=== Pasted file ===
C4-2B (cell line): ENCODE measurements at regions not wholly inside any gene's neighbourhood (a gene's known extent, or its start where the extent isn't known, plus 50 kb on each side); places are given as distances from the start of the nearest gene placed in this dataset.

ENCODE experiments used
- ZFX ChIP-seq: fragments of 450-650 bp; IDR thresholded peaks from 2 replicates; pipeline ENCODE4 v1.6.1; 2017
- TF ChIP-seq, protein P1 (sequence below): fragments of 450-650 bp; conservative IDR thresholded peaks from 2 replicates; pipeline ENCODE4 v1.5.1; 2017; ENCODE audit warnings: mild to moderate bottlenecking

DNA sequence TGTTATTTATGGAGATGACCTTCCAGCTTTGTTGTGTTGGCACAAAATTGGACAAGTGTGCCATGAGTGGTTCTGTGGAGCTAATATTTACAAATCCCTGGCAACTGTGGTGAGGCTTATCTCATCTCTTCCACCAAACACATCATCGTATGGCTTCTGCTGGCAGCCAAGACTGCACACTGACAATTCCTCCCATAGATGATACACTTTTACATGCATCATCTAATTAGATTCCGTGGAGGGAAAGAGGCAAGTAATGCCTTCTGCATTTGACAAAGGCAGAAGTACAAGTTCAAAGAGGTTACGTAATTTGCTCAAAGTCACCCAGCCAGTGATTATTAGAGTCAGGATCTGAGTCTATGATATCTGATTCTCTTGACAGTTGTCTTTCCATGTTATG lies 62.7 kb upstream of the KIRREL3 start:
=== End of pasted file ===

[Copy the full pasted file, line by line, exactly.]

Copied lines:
C4-2B (cell line): ENCODE measurements at regions not wholly inside any gene's neighbourhood (a gene's known extent, or its start where the extent isn't known, plus 50 kb on each side); places are given as distances from the start of the nearest gene placed in this dataset.

ENCODE experiments used
- ZFX ChIP-seq: fragments of 450-650 bp; IDR thresholded peaks from 2 replicates; pipeline ENCODE4 v1.6.1; 2017
- TF ChIP-seq, protein P1 (sequence below): fragments of 450-650 bp; conservative IDR thresholded peaks from 2 replicates; pipeline ENCODE4 v1.5.1; 2017; ENCODE audit warnings: mild to moderate bottlenecking

DNA sequence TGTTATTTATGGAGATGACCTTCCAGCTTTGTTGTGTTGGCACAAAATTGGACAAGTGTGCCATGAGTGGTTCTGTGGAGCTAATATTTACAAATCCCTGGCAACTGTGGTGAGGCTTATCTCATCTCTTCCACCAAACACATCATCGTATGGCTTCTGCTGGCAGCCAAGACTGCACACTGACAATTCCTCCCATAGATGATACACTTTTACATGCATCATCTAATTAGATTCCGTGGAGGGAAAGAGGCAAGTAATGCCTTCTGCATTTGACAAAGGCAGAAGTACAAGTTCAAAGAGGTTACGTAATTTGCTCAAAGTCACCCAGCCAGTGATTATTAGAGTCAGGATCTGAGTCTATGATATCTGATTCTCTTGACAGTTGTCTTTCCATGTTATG lies 62.7 kb upstream of the KIRREL3 start: